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James Billington’s Theotropic Scholarship

George Weigel, writing for National Review, pays tribute to James H. Billington, the 13th Librarian of Congress, as a scholar and Christian gentleman:

In 1984–1985, when I had the privilege of being a Wilson Center Fellow, the nation’s official memorial to its 28th president was housed in the upper floors of the old Smithsonian Castle, right on the national mall. Designed by that great architectural copycat, James Renwick, the Castle was modeled on a medieval Norman monastery. Its common refectory for Fellows and staff, the cell-like offices we used, and the cramped library all contributed to giving the place a monastic atmosphere — not in the sense of an escape from the world, but as a quiet place where the world could be brought into focus by careful thinking and vibrant conversation, often based on great texts. In that distinctive environment, Jim Billington presided over a scholarly community much as one imagines an abbot like Suger of St.-Denis or Bernard of Clairvaux might have done: by making sure that everyone appreciated the opportunities the venue presented for serious reflection, and by insisting that everyone keep asking the right questions, which were often the unexpected or hard questions.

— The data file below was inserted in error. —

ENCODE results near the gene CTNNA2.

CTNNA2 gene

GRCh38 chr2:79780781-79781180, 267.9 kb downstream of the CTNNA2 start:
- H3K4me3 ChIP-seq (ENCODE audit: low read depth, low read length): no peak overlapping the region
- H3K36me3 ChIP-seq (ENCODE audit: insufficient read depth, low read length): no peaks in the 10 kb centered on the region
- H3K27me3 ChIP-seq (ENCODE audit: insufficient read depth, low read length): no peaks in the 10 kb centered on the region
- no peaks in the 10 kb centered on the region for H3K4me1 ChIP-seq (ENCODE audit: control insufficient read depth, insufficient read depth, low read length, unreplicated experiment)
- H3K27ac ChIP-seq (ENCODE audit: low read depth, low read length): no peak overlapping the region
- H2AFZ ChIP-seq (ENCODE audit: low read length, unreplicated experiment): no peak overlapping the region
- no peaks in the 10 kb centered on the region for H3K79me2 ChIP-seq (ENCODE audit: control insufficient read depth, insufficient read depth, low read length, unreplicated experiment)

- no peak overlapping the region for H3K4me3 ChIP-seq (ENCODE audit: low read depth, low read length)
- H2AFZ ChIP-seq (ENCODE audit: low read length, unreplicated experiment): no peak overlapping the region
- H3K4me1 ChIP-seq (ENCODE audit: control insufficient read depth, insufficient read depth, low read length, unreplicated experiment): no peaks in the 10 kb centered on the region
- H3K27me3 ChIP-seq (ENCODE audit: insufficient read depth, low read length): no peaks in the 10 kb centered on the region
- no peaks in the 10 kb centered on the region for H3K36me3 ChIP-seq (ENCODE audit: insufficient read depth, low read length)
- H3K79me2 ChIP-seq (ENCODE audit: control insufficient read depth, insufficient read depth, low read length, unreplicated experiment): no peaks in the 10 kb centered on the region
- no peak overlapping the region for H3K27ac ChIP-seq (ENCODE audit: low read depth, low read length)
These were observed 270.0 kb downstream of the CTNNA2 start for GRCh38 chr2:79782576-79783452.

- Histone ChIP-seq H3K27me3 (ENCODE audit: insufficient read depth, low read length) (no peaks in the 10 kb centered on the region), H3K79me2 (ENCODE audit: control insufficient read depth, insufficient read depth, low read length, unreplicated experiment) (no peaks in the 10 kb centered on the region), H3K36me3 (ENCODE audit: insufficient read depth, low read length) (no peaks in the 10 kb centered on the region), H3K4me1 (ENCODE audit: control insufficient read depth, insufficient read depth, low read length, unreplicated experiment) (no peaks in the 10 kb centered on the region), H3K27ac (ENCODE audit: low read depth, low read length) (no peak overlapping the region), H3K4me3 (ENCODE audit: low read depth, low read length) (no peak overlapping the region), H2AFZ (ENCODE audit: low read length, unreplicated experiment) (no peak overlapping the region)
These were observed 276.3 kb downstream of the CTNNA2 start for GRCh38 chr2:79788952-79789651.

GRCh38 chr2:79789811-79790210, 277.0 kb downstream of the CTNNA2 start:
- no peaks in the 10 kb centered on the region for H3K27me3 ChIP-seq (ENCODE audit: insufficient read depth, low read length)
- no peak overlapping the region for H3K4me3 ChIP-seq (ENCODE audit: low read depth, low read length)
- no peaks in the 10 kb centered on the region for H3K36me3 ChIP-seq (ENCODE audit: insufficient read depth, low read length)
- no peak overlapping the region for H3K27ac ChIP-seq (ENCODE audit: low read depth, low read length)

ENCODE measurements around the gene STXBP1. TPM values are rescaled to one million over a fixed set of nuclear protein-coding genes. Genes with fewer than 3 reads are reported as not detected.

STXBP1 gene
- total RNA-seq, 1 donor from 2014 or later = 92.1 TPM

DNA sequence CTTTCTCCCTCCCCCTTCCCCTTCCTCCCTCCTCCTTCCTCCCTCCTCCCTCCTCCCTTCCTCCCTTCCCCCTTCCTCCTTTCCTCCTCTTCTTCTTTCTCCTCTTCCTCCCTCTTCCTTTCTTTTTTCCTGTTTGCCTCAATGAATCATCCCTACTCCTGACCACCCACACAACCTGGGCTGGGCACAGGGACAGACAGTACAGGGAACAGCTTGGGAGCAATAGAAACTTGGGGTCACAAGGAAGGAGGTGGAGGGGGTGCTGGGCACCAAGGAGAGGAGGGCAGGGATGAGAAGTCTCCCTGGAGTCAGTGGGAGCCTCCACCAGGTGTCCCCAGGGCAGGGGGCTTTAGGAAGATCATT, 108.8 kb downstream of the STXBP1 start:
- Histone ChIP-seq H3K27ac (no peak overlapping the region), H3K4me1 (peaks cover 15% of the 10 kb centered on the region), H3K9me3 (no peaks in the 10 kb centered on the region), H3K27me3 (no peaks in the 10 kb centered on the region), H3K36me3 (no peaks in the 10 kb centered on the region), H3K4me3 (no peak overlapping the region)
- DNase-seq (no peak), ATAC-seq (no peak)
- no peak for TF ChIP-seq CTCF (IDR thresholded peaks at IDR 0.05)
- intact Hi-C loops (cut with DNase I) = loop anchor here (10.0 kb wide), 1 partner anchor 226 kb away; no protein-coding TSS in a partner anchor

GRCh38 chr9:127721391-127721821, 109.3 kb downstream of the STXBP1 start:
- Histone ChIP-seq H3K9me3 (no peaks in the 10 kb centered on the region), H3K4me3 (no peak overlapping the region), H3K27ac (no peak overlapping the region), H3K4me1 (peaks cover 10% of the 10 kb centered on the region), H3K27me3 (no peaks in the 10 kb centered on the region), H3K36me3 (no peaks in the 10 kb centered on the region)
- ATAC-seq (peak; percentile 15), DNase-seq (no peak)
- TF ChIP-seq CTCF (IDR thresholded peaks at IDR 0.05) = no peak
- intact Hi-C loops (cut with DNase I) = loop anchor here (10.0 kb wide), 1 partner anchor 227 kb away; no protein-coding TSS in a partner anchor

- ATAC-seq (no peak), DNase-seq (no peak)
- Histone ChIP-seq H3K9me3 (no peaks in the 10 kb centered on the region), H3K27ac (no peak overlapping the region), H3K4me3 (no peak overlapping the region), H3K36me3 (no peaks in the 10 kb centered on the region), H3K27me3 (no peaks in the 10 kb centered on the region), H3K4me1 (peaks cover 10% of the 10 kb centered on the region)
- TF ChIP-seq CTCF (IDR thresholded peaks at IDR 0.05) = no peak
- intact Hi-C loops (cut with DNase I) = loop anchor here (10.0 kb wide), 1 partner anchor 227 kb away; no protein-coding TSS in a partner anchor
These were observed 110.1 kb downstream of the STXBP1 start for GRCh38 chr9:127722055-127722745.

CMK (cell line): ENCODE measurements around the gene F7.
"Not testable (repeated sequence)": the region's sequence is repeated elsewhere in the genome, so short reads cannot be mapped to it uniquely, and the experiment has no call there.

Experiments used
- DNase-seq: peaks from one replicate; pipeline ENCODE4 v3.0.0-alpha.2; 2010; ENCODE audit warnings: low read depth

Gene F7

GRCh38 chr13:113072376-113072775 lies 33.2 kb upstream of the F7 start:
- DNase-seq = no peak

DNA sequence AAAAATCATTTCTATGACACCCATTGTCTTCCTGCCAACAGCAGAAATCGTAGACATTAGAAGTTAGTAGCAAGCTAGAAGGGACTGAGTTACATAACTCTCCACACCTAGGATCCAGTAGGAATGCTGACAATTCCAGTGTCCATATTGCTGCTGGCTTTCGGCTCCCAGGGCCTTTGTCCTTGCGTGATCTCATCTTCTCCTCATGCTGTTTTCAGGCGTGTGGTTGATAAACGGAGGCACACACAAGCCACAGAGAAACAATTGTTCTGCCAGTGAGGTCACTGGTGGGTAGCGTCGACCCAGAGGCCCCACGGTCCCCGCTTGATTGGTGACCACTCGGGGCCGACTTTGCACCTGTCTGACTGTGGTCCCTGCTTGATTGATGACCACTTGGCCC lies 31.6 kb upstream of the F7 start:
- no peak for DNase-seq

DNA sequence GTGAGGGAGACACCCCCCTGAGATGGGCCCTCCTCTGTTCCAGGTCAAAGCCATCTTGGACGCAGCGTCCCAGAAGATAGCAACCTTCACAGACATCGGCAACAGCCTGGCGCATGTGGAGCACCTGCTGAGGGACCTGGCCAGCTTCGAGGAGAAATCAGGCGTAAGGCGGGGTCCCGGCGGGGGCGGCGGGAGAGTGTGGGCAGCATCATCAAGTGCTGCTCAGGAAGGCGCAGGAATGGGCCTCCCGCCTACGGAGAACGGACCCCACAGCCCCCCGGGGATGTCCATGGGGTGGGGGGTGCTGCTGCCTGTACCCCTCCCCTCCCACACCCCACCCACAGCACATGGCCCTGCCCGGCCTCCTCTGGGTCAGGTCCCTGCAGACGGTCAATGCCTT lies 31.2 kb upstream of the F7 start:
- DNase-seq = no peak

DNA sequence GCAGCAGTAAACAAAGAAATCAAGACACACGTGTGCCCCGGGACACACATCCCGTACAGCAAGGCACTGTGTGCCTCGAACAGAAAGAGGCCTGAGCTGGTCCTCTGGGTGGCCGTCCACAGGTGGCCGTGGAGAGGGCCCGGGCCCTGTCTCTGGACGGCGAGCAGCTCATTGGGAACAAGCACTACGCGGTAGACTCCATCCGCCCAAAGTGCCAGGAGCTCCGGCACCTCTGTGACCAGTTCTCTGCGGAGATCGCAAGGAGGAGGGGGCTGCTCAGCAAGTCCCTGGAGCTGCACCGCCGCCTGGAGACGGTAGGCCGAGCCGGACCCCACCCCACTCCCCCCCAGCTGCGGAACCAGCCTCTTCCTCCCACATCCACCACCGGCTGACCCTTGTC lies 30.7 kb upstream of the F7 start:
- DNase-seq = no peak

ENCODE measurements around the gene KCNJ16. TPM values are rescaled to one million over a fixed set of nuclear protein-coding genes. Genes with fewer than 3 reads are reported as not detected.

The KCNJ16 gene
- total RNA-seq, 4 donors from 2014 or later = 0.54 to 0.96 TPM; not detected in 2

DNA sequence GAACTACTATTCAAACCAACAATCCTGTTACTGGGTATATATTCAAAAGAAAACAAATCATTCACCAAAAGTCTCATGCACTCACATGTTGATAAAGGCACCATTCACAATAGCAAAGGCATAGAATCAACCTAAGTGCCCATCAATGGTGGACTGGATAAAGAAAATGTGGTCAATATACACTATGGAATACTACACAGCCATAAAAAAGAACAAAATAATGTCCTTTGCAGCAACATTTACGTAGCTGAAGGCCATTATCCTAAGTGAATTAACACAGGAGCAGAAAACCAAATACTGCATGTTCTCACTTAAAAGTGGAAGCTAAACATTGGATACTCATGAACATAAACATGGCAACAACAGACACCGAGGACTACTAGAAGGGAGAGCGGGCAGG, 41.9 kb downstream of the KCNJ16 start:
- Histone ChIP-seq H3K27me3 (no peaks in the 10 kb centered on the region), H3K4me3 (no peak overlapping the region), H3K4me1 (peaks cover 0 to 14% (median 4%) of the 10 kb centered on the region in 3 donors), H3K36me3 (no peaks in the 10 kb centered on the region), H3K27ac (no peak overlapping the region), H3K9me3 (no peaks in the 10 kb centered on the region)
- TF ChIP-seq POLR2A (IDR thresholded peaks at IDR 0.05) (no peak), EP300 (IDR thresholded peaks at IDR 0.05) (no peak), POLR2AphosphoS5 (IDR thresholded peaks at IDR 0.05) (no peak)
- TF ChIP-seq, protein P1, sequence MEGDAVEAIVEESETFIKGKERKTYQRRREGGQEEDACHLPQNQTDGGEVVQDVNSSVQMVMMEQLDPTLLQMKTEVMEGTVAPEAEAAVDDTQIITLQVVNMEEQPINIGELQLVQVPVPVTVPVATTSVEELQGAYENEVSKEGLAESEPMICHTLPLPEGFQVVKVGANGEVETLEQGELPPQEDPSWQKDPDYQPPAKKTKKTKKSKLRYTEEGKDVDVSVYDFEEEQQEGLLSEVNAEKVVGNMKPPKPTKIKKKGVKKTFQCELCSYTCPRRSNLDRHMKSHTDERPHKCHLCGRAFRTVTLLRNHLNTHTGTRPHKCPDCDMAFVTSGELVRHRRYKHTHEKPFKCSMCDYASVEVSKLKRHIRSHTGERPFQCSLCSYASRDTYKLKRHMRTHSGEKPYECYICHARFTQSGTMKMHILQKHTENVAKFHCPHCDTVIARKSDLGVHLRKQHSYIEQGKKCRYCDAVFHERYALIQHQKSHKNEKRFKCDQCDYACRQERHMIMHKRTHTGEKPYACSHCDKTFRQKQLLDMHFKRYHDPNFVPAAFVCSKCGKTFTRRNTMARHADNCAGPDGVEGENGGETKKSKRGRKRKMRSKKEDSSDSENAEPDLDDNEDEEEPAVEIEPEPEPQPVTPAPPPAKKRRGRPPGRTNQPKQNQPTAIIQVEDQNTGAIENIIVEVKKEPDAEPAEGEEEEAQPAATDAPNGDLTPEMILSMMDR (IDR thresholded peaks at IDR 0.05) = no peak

Which was entirely appropriate, because James Hadley Billington was, above all, a Christian gentleman. There aren’t many of them around anymore and the country is the poorer for it. But he was certainly one. Whether focused on Russia or the history of revolutionary thought, his scholarship was permeated by the conviction that human beings were theotropic, ordered to God by some sort of hard-wiring, and that if the true God were not known and worshipped, false gods surely would be. Jim Billington cast his spiritual lot with the God of the Bible, whom he knew through Christian faith and the Episcopal Church, and that shaped everything else about him: his family life, his thought, and his public service. His was an old-school sort of Anglicanism and much the better for it. For like his fellow-historian Jaroslav Pelikan, Billington understood that, while traditionalism is the dead faith of the living, tradition is the living faith of the dead — and the 21st-century Christian’s point of contact over millennia with some of the greatest of human spirits.

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